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Kimberly MacKenzie, Jozsef Fiser; The Role of Sleep in Implicit Statistical and Rule Learning. Journal of Vision 2010;10(7):1147. doi: 10.1167/10.7.1147.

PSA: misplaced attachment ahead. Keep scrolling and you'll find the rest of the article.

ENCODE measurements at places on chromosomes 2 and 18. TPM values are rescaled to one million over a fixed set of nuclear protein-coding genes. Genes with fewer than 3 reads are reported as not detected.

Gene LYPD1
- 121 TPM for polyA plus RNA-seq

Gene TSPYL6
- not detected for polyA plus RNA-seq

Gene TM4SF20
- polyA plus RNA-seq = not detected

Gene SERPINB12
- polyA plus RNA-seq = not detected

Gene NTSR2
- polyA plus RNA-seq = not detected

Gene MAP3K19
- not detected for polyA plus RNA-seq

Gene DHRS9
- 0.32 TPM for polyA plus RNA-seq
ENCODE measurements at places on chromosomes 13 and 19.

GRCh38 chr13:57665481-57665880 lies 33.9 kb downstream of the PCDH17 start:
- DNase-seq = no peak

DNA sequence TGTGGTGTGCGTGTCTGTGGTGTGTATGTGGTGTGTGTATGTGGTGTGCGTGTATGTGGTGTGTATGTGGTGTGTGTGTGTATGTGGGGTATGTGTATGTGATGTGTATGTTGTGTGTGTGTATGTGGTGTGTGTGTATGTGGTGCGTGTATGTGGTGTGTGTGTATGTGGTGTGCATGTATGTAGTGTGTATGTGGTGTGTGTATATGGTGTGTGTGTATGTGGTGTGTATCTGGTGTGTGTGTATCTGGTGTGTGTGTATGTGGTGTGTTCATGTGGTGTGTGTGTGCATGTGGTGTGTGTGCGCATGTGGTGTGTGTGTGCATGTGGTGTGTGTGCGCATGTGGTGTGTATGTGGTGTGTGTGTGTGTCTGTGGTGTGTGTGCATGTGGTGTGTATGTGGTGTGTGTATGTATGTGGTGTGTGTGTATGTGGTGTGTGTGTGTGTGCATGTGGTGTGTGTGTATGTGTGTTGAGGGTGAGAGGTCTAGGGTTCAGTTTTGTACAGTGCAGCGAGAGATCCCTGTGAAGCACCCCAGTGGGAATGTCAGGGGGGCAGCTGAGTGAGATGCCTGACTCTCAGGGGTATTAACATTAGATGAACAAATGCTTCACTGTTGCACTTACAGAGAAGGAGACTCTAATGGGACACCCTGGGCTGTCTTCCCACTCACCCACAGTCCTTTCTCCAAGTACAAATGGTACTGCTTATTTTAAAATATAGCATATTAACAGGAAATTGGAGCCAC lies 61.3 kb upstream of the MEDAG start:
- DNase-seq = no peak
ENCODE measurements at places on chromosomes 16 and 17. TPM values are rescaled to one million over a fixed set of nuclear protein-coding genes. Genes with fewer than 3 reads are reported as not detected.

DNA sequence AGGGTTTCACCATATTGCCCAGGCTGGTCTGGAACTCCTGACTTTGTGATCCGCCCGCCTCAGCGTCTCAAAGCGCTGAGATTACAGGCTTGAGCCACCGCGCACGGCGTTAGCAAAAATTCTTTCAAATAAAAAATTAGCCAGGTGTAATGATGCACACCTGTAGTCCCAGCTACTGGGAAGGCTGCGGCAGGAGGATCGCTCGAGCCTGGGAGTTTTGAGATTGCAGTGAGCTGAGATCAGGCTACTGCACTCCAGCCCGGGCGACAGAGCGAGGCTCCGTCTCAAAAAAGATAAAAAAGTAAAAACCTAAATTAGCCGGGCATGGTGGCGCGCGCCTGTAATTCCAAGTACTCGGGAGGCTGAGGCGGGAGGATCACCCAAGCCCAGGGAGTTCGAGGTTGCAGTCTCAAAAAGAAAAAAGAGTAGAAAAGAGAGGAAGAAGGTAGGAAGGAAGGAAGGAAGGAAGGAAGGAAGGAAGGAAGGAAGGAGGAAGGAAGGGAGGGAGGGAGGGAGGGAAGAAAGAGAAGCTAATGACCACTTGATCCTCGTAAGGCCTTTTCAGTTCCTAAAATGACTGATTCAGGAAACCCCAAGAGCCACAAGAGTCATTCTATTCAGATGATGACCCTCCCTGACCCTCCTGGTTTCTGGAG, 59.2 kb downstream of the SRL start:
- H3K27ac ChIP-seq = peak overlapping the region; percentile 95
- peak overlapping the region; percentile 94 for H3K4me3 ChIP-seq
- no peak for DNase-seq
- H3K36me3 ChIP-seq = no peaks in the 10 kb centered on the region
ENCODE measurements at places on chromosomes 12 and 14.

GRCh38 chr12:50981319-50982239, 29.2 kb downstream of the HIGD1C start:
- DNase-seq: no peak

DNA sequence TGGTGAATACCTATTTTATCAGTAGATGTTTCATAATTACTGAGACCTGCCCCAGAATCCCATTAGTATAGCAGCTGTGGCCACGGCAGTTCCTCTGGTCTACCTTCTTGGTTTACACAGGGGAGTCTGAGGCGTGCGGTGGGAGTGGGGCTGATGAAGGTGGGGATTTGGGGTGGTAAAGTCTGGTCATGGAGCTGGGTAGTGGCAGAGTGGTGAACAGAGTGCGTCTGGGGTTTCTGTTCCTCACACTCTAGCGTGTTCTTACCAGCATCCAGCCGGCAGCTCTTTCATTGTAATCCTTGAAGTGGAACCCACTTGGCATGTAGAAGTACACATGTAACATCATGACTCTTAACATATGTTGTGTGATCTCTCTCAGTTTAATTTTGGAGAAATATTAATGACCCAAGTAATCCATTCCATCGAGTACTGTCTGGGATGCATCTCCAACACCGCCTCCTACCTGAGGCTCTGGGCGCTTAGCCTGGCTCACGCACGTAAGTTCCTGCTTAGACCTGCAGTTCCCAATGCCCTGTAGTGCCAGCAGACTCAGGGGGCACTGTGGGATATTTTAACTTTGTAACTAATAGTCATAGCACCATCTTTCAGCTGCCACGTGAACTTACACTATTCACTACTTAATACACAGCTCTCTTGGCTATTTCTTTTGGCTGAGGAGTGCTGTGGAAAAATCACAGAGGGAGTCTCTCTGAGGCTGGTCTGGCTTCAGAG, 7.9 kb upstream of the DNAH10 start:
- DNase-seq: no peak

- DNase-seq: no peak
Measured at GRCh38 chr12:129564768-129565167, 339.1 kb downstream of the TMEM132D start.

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Statistical learning is an established method of measuring implicit knowledge gained through observation. Rule learning employs a similar paradigm, but the knowledge gained is assumed to be more abstract and explicit. These two forms of learning have been considered separate mechanisms, and little is known about how their representations are stored in long-term memory or whether sleep provides a benefit for consolidation of such representations, as has been found in many implicit procedural learning tasks. The current study examines whether sleep benefits both statistical and implicit rule learning in a similar manner, and whether a short practice before test offers greater explicit insight into the underlying rules, as had been reported previously for abstract numerical rules. In our experiments, subjects first observed scenes of arbitrary shapes arranged as triplets repeated in random order for two minutes. The triplets contain a simple statistical structure, as particular triplets of shapes always appear together in fixed order, and two embedded rules: a size rule following an AAB pattern (small-small-large), and a color rule following ABA (dark-light-dark). After a twelve-hour delay, either overnight or over the day, subjects were tested on their knowledge of both the statistical structure and the size rule. A subset of subjects also completed a short “reminder” practice session before test. We found that the simple statistical structure was retained after twelve hours during the day but performance was improved by sleep (Day, M=64.6; Night, M=79.3). Rule knowledge was not retained, but emerged after sleep (Day, M=53.6; Night, M=61.8). However, a short practice session before test did not provide greater access to the implicitly learned rules (Day, M=54.7). These results indicate that sleep benefits the implicit knowledge gained during statistical and rule learning in a similar manner, but does not necessarily lead to improvement in discovery of explicit rules.
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